4G Networks From A Consumer Perspective

CNET reporter Molly Wood often refers to the “literal net,” which is her term for people on the Internet who seem to be obsessive about correcting anything and everything that they think is incorrect. In my opinion the “literal net” has been hard at work trying to correct all of the U.S. carrier’s use of the term 4G.
While it is true that none of the U.S. carrier networks claiming 4G status can reach the required peak speed of 100 Mbps, I honestly don’t think it matters to consumers. What does matter to consumers is, how much are they paying for the service, and are they getting what they are paying for?
I took a look at each of the carrier’s mobile broadband plans and compared the price the carrier’s 4G plan to the price of their 3G plan. What I found is that except for AT&T, each of the carriers charge the same price for their 4G and 3G plans. AT&T actually charges $10 less ($50 vs $60) per month for their 4G mobile broadband plan than 3G plan. T-Mobile does not distinguish between 4G and 3G in their list of plans, though in practice we know there are locations where they only provide 3G service, meaning the prices of 4G and 3G are the same. All of the carriers have a 5 GB data cap except Sprint, who’s $59.99 WiMAX 4G service has no data cap.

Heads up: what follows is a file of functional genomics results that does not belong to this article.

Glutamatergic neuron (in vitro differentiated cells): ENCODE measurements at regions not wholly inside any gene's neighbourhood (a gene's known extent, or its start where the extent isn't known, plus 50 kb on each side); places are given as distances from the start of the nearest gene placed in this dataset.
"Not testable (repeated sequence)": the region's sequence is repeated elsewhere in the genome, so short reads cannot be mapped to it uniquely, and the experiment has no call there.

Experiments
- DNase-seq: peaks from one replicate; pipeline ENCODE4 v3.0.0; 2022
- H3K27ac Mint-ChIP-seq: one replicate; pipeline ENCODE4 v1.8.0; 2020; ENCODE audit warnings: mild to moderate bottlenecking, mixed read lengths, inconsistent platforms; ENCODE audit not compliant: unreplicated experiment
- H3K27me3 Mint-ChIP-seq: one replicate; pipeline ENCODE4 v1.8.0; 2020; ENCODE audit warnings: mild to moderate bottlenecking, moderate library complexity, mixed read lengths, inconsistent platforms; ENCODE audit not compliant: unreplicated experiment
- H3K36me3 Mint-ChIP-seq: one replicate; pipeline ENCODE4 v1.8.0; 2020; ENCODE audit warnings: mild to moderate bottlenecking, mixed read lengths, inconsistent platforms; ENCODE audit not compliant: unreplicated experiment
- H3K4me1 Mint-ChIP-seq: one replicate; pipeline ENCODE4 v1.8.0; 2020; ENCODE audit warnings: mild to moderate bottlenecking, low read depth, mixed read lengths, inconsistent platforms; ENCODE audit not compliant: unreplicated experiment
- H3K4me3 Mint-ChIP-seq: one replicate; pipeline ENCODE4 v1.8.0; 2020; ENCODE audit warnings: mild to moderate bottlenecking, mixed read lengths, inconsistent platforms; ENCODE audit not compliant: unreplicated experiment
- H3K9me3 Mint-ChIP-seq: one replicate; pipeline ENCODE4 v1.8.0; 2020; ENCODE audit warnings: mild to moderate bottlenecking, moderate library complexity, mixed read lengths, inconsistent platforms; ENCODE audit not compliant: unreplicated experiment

My point is that from a cost perspective, there is no difference in what consumers are paying for the two types of data networks. In other words, there is no financial impact to consumers if the 4G data service they are paying for is really providing 3G speeds. If the carrier’s 4G networks had a higher price, then I think the issue of whether 4G is really 4G would be more significant to consumers.
What we do know is that Verizon’s 4G data network is currently significantly faster than all of the other carrier’s 4G networks, so if it is really important to you to have the fastest mobile broadband, Verizon’s is the service for you, provided the network exists in areas where you need to use it. Beyond Verizon, each of the other carriers can claim to have the second fastest network at certain locations or within certain speed intervals.